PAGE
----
8 Ways to Boost Your Wi-Fi Signal
Browsing slowing to a crawl, the inability to stream, dropped Wi-Fi signals, wireless dead zones—every one of these problems is maddening in a world where getting online has become, for some, as necessary as breathing. Well, maybe not that critical, but important. If the only way you can get decent reception is to be in the same room as your wireless router, these simple tips can help optimize your network.
Distance is the most obvious problem—there is a certain optimal range that the wireless signal can travel. If the network has to cover an area larger than the router is capable of transmitting to, or if there are lots of corners to go around and walls to penetrate, performance will take a hit. Interference is also a big issue, especially for those who live in densely populated areas. Signals from other wireless networks and electronics can impact speeds, as can physical obstructions, such as walls. Many phone systems and other wireless devices can also interfere with signals. This is a good thing to consider when you are shopping for a new phone system—many of them use DECT 6.0 nowadays, which coexists very nicely with standard Wi-Fi networks.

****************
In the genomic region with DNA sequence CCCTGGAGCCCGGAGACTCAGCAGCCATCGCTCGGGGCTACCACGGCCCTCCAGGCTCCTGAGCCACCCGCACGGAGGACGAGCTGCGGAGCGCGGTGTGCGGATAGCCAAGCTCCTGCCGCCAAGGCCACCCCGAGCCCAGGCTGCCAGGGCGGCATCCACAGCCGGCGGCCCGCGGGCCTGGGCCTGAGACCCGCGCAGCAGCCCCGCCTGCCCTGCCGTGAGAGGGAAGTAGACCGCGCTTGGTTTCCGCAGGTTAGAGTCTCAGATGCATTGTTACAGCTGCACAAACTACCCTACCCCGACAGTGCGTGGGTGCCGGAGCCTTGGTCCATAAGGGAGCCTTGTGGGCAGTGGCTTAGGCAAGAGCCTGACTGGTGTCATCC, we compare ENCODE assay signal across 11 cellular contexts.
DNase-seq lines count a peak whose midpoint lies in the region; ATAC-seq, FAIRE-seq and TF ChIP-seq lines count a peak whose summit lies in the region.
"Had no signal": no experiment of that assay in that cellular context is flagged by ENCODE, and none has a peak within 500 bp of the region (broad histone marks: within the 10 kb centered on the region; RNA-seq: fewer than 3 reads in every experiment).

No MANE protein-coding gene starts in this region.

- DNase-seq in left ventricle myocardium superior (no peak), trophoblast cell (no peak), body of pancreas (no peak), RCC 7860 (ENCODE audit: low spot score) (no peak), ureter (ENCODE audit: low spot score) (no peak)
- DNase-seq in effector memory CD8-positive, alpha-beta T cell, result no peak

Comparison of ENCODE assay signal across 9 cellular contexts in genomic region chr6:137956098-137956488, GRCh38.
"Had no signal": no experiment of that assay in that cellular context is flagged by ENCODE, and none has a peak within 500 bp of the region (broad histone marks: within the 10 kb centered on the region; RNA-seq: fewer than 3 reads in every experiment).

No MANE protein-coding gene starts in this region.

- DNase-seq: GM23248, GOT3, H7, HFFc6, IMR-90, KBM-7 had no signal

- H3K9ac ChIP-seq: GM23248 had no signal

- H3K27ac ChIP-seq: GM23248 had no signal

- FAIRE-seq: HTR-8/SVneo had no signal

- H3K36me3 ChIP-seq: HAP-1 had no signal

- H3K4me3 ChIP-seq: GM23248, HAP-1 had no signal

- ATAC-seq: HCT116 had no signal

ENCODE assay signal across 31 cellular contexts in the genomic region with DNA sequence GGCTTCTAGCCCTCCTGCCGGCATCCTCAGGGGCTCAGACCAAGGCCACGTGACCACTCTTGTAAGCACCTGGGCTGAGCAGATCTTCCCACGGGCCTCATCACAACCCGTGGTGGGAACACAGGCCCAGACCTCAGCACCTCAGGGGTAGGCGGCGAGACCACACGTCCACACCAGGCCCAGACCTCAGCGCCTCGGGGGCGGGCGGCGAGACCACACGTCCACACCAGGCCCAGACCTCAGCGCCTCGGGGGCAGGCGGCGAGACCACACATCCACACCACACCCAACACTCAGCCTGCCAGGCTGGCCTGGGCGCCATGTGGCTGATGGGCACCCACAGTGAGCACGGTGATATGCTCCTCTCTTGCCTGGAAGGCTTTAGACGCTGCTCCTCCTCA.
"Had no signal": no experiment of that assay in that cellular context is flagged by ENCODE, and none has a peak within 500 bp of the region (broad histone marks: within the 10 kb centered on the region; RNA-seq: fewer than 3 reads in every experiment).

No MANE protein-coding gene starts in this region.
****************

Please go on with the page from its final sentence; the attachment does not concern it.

It’s also possible the problem isn’t interference or other networks. Is there a chance you have unwanted guests piggybacking on your network? You can always look at your router’s administrator interface to see how many devices are connected. Or use a network analyzer tool to see if you have unknown machines on your network. If it’s an open network, close it. Set up security—preferably WPA2, as WEP isn’t as strong—and put in a strong password that’s hard for others to guess.
There are many other reasons why your connection may be less than ideal. Fortunately, we have some troubleshooting tips to help, and many of them won’t cost you a dime.
1. Update Your Router’s Firmware